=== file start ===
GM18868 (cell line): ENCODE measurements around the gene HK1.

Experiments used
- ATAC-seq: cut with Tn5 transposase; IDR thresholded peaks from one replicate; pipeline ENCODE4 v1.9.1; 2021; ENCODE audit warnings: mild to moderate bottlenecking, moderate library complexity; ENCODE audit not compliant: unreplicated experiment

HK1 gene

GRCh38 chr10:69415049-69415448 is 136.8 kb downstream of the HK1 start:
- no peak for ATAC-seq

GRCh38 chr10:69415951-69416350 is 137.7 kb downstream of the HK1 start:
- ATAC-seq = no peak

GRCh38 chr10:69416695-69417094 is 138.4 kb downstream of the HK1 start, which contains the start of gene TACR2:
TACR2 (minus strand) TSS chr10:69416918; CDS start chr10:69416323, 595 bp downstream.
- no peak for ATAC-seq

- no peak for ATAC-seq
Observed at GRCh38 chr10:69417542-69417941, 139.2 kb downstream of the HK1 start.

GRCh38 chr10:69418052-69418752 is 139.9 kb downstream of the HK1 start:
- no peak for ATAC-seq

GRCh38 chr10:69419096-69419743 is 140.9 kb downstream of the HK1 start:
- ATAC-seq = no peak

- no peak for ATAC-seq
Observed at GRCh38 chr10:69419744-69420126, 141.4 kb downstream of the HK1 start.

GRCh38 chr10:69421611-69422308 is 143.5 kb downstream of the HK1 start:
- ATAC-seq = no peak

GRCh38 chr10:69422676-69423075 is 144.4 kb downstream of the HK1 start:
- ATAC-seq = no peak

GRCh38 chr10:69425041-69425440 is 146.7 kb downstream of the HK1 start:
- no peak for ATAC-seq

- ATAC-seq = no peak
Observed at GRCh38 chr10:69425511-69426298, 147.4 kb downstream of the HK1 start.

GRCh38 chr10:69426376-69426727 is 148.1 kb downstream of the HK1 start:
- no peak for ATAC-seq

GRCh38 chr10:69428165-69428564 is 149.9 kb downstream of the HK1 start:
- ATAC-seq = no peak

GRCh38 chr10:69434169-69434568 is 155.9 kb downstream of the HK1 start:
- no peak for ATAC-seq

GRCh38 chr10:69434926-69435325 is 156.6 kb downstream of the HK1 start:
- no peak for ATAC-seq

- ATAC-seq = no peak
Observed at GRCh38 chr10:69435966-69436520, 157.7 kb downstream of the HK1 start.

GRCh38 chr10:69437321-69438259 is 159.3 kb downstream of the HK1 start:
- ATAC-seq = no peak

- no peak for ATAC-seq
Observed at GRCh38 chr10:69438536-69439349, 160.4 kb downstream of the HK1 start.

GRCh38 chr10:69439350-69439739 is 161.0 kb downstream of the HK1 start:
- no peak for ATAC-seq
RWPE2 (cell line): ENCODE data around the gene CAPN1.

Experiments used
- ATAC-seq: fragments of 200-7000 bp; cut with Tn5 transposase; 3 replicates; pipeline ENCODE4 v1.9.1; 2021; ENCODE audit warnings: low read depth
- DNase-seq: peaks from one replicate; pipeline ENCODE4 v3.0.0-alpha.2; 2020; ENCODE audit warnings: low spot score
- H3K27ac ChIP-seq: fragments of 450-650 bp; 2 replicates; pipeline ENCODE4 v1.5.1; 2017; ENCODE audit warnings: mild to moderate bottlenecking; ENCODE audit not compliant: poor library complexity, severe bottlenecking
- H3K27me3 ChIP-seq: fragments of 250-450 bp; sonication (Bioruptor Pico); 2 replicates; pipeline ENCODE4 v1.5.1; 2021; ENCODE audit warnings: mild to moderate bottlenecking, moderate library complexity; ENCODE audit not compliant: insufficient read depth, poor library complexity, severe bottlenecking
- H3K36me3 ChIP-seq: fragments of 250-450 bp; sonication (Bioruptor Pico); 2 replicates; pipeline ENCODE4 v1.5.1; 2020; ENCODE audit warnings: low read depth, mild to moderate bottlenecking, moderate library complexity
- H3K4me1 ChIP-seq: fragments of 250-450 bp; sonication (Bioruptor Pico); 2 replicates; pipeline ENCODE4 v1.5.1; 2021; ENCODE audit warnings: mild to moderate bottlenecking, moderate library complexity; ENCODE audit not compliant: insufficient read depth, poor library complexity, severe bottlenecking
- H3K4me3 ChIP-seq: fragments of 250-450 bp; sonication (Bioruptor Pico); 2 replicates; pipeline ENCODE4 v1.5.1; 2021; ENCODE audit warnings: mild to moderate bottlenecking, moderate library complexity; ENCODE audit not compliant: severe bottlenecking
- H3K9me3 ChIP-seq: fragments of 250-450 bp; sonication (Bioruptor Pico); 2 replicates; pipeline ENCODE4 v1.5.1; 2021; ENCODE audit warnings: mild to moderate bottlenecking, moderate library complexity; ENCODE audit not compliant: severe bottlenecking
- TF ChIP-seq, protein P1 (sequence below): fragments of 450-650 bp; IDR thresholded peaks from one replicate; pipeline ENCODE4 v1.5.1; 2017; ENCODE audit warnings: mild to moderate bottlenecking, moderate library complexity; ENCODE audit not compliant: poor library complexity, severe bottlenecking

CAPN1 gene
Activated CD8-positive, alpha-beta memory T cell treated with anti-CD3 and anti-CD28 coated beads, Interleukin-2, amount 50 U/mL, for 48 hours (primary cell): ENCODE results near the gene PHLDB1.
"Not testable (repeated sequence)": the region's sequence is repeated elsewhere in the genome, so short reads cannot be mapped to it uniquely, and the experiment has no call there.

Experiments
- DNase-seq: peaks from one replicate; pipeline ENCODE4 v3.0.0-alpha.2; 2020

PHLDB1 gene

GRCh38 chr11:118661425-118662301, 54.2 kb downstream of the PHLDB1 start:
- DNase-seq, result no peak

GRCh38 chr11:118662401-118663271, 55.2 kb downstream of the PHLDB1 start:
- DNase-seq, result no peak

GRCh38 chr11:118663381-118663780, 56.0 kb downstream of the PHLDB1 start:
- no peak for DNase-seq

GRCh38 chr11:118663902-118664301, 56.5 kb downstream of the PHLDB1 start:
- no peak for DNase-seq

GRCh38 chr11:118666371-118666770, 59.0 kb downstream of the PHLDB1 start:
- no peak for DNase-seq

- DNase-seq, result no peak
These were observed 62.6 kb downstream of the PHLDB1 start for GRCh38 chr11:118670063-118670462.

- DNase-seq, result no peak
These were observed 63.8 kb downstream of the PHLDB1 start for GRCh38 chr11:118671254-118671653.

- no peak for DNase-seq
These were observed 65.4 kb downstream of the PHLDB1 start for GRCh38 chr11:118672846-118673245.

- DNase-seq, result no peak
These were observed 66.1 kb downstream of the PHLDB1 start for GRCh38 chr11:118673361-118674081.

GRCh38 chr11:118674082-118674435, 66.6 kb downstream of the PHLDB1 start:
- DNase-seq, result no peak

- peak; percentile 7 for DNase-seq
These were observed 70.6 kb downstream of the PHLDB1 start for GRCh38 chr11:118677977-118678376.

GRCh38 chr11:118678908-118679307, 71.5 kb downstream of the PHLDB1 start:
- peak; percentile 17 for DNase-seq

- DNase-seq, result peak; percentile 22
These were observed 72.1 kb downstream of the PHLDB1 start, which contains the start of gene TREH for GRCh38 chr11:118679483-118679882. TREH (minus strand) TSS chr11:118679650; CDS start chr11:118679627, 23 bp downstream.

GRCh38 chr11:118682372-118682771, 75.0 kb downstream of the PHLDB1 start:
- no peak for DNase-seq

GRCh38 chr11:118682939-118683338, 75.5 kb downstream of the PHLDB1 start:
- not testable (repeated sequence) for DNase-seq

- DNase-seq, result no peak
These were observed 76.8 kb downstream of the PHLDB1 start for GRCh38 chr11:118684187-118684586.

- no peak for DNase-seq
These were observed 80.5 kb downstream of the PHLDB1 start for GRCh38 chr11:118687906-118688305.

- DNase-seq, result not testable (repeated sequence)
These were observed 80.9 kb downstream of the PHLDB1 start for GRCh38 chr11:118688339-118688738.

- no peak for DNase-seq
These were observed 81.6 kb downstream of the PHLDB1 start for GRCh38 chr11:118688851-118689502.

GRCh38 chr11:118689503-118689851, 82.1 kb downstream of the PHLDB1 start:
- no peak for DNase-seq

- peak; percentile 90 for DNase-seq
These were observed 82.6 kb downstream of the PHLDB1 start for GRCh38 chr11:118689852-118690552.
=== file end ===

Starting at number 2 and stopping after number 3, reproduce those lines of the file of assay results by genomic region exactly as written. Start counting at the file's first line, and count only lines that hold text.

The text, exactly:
Experiments used
- ATAC-seq: cut with Tn5 transposase; IDR thresholded peaks from one replicate; pipeline ENCODE4 v1.9.1; 2021; ENCODE audit warnings: mild to moderate bottlenecking, moderate library complexity; ENCODE audit not compliant: unreplicated experiment